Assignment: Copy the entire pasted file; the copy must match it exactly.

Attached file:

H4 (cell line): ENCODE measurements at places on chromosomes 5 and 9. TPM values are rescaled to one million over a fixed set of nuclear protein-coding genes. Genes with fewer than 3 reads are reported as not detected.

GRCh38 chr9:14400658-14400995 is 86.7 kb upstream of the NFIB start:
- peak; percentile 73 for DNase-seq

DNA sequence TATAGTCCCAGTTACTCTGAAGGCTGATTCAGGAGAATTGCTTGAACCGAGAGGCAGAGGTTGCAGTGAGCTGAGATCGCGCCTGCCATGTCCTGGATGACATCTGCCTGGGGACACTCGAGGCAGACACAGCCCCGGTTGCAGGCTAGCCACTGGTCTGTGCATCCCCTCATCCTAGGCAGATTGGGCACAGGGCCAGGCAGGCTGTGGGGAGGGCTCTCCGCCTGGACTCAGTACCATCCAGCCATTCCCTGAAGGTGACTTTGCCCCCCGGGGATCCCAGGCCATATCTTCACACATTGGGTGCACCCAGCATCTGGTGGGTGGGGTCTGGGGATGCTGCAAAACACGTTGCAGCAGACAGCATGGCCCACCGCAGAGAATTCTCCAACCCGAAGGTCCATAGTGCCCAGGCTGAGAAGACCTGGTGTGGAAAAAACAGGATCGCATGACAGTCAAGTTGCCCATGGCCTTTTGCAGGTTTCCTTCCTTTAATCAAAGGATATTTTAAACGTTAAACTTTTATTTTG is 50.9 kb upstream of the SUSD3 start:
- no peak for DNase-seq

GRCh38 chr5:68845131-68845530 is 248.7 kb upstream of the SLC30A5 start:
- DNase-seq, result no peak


H4 (cell line): ENCODE measurements at places on chromosomes 5 and 9. TPM values are rescaled to one million over a fixed set of nuclear protein-coding genes. Genes with fewer than 3 reads are reported as not detected.

GRCh38 chr9:14400658-14400995 is 86.7 kb upstream of the NFIB start:
- peak; percentile 73 for DNase-seq

DNA sequence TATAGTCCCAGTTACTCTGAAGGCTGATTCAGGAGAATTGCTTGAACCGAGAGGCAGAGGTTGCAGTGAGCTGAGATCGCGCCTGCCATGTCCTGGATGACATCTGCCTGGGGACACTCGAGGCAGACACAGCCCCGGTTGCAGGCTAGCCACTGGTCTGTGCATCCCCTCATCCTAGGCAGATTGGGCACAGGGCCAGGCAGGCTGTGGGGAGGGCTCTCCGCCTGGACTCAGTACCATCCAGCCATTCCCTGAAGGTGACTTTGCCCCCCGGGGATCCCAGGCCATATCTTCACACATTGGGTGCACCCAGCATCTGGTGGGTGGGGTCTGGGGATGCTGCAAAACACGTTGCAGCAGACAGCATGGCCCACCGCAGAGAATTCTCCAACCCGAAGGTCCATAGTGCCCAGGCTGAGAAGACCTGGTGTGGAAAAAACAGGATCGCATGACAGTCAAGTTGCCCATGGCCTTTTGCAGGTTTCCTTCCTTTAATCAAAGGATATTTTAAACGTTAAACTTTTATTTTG is 50.9 kb upstream of the SUSD3 start:
- no peak for DNase-seq

GRCh38 chr5:68845131-68845530 is 248.7 kb upstream of the SLC30A5 start:
- DNase-seq, result no peak